Becoming a Professional
Previously, in “Becoming a Person,” I wrote, with no great originality:
Incidentally, coherent personhood has been the assumption behind rational government (all but Louis XIV’s Le etat, c’est moi), especially republican democracy. Voting, opinion polls, representation, and constitutions all depend on the assumption that citizens are coherent persons.
The same goes, of course, for all rational organizations. Since Charlie Chaplin in Modern Times, we know well enough that working in industrial systems means becoming at least somewhat cog-like. It demands a spiritual shift, so to speak, because one’s ultimate aims, or at least proximate aims, become reconfigured.
Because of my own difficulties at day jobs—seemingly part of the transition from academic life to the workaday—I have been polling friends and family about professionalism. My father wrote, among other generous things:
You must learn to enjoy being useful as a first step.
This is truly a shift of scale, a shift of orientation. My difficulties at work, I realize, stem from the fact of spending the work day looking out for my own interests, and being mainly interested in them. But doing things right means thinking differently. Sitting in the office, my interests have to become one with the office, one with the people I work with. It enables them to trust me and me to trust myself. Professionalism is a technology, in that it makes one useful to others; the person becomes technology.
With the discovery of any new technology there is something gained and something lost. My generation has grown up being acutely aware of this, to the point of cliche. When I first saw the movie Fight Club in high school, nothing could possibly feel more true and obvious than that a successful young professional life, decorated by Ikea and so forth, was empty at its root. Spontaneity gets systematically eliminated. Danger, too. The fundamental facts of existence, death and so forth, are put aside as less significant concerns than the minutiae of office life. The only difference between this and outright slavery is that slaves are aware of their condition; professionals are under the delusion that they are, in fact, self-actualized and coherent persons.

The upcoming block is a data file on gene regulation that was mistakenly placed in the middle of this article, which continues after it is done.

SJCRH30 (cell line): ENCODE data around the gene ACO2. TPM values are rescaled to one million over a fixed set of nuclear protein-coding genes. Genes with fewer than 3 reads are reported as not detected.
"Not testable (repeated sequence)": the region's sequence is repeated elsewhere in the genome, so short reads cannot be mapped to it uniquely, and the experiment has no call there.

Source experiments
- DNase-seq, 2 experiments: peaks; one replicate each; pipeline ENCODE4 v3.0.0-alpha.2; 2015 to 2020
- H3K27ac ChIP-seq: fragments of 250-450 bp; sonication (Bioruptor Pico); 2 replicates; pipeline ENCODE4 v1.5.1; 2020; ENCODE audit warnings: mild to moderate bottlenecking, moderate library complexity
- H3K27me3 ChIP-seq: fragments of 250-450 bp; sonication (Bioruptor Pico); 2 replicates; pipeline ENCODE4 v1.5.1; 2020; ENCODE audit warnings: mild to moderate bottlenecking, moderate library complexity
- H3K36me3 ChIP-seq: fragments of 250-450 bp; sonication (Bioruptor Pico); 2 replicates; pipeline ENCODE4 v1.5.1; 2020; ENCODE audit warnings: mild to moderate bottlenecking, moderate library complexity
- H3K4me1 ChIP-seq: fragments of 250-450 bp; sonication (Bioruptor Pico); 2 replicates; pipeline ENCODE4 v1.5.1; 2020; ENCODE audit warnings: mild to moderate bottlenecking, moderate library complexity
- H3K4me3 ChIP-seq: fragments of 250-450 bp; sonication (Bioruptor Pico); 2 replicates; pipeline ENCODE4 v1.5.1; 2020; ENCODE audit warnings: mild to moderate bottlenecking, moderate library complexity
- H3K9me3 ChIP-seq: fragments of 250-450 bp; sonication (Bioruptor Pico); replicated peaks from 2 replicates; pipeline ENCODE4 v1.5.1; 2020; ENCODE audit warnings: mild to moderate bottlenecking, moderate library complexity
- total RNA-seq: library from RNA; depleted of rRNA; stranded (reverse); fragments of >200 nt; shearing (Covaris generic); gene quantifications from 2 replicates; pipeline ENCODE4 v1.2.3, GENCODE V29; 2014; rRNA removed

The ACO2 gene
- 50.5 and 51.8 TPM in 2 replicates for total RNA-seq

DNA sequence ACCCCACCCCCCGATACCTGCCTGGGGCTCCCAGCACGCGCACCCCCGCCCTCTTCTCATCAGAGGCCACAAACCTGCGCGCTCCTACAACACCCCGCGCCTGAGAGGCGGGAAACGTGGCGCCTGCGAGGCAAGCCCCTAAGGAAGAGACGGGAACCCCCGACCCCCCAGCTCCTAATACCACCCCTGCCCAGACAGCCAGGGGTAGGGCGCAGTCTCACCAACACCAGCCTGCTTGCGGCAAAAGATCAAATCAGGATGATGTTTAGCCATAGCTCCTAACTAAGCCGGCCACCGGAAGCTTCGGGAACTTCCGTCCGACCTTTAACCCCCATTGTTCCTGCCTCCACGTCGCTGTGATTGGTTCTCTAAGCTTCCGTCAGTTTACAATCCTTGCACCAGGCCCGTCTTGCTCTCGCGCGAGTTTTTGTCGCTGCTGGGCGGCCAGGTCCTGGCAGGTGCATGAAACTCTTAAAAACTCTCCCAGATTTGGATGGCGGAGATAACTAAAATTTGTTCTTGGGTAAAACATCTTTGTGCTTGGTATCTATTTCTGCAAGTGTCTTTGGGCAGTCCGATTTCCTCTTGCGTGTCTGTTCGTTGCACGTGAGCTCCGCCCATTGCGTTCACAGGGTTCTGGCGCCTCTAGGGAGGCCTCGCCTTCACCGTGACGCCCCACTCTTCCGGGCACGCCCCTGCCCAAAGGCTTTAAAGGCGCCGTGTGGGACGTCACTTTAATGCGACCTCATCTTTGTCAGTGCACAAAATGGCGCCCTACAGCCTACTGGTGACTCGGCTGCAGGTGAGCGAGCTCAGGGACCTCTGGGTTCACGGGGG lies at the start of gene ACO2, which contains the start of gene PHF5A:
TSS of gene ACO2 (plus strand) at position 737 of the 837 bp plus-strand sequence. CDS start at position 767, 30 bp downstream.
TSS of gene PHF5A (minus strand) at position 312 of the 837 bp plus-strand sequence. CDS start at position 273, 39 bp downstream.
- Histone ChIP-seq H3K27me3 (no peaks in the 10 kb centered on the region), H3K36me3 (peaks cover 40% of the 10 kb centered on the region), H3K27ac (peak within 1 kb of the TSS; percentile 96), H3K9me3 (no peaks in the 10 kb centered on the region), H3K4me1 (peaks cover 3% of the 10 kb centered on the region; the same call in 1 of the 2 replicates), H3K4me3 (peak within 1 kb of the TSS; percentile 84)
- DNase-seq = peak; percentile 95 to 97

Over at Garzuela, Kurt has been tossing these concerns around as well (beware of obscenity):
Do you like my new office? I think that it’s good to get some professionalism out of my system, so I can start to live like a real human. Let’s talk about dehumanization of the human race, and how we are being pushed to act more like mindless drones in order to be financially stable in the world? Actually, I think that some people will find it refreshing, and I actually landed the most professional job I’ve ever had yet, as a result of this kind of behavior. Or maybe it was getting this behavior out of my system, that allowed for me to get into my niche. Maybe I should say moist professional job, put hand on top of her head, and slowly guide it toward my crotch. Careful not to let her know that I’m unzipping my pants with my other hand, and getting a sweet ding a ling ready for her.
The obscenity to beware of is a prerequisite of such resistance against professionalism. Just like the fistfights in Fight Club it shocks the system, or shocks the person out of the system.
Yet these things I grew up knowing don’t feel quite known anymore. I’m twenty three years old, seeking my fortune and so forth, and a little professionalism has become required. Without it, I definitely can’t do my job. Without it, I keep messing up in little tasks, letting my personal interests overshadow my functional purpose. Doing the job right demands a little … inauthenticity, though in my life so far, evading professions, I have always denied the possibility of that concept. How, I have thought, can one be other than oneself, or be more or less oneself?
Professionalism demands a line of separation between person and public face, an segregation of spheres so that each might be coherent—all in such a way that invents, for the first time, the dialectic of authenticity. It becomes a question possible to ask: Am I being authentic? Authentic to what?
tags: authenticity, becoming, economy, office, personhood, responsibility, technology